Jonathan Taplin: I agree. But we also have to consider that the national political system is in such gridlock situation that it may be necessary for states like California who have such huge market power. Here we are the fifth or sixth largest economy in the world to set their own regulatory boundaries. In other words, we have much more stricter car emission standards than any other state, and we’ve been able to maintain that for years. And so because everybody wants to be able to sell cars in California, they have to go along with that. Right. We have started to make inroads in terms of privacy. So California passed pretty good privacy regulation, and it has forced some companies to do a lot more disclosure as to what they’re collecting, what they’re saving, how they’re using your data. And if data is the new oil, then, you know, we need to know what they’re doing with the new oil. So it may be that in a world where a Supreme Court is controlled by the far right and, you know, certainly the Senate is an institution that is not majoritarian in any true sense, in the sense that Wyoming has as many senators as California, that we have to look to our own progressive states like the one we live in. And you’ve written about this. Your wife has written about this. You know, you know, I’ve called it new federalism. And that may be one of the only ways we get anything done, because you and I both know if you tried to do a very powerful regulation and break up a Google or break up a Meta or break up one of these companies. There would be howls from both sides of the aisle because there’s so much money being spread around by these companies that, you know, the Democrats and the Republicans are both in the pocket of the big companies.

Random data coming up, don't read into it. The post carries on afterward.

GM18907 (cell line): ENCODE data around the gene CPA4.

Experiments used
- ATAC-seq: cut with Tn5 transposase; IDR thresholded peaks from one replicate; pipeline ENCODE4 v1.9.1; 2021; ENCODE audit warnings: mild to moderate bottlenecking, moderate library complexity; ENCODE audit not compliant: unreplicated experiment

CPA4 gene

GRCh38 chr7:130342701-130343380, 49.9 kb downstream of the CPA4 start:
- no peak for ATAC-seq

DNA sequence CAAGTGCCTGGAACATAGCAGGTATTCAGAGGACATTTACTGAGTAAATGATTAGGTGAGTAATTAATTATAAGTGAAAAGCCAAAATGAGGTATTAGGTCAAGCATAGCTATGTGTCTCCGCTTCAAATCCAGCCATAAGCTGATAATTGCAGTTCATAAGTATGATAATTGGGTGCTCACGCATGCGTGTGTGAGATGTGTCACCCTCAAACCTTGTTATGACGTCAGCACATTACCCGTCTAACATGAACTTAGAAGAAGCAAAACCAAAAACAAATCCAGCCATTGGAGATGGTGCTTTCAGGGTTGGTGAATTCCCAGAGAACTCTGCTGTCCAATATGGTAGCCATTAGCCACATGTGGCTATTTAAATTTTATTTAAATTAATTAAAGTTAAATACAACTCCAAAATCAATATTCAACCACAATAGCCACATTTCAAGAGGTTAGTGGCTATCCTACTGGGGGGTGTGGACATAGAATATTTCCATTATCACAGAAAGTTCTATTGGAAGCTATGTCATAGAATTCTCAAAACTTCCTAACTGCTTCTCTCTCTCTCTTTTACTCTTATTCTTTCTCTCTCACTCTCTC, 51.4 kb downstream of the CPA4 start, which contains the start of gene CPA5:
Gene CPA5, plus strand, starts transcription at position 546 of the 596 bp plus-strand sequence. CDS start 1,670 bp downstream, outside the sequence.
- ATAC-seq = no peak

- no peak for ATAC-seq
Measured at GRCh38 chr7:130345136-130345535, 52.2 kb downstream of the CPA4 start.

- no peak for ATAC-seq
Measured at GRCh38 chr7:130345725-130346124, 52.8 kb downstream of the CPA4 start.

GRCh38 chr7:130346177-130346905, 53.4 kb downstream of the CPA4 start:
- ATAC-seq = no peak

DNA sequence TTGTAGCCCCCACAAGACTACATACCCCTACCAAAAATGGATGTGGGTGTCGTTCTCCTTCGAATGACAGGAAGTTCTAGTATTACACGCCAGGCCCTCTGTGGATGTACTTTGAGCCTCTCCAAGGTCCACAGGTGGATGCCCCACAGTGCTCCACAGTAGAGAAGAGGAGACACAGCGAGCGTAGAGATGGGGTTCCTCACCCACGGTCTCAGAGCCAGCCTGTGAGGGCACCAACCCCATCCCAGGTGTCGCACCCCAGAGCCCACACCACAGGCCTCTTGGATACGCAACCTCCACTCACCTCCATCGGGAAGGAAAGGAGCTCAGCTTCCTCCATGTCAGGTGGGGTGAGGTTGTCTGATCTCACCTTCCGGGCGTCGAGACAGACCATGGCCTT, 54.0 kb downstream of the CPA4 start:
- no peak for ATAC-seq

Robert Scheer: That’s true. But I do want to stress, because I’m encouraging people to get this book. Give me the title again, The End of Reality. And, you know, I’m not sure about that title. Reality has a way of going on until we blow everything up. But it’s the end, I guess what you’re saying really, is these people who have enormous power can alter the impression of reality. However it catches up with them. What was it? Mark Twain said “A lie gets halfway around the world before the truth puts his pants on.” But, you know, finally it gets on. And I think there’s a general sense now that it’s not working. I see that in our students when they talk and so forth. You know, you mentioned in your talk the jobs that come back there are lower paid. You know, there’s a price to be paid for a lot of the waste or climate change issues or weather patterns. And people know it’s not working When they know it’s not working, then. Yes. This is a time when demagogues and people can exploit that. I’m going to end this and let you have the last word. But one reason I like to talk to you is actually while we’re talking, there is openness and dialogue and change. I appreciate that. And I just want to circle back to what I see as our main disagreement of emphasis. I think we’re after the same thing here. And I just and I listen to you today. I want to hear you. And I just I just wonder. About giving the Democrats a pass. And we’re going to be once again Trump washing and he’s the menace. And now we got to rally around Biden or, you know, and can’t have any other candidates running. And as I was reading your book, I kept saying, yeah, but they’re taking advantage these, you know, what’s happening? After all, the Defense Department that he’s manipulating has done quite well under Democrats. And they favored big budgets right then. Right. You know, so, you know, I just I just think it’s a cop out in a way. And I know you don’t sit easily with it. Yeah. You got a passage you want to read an end on? Oh, I mean, I.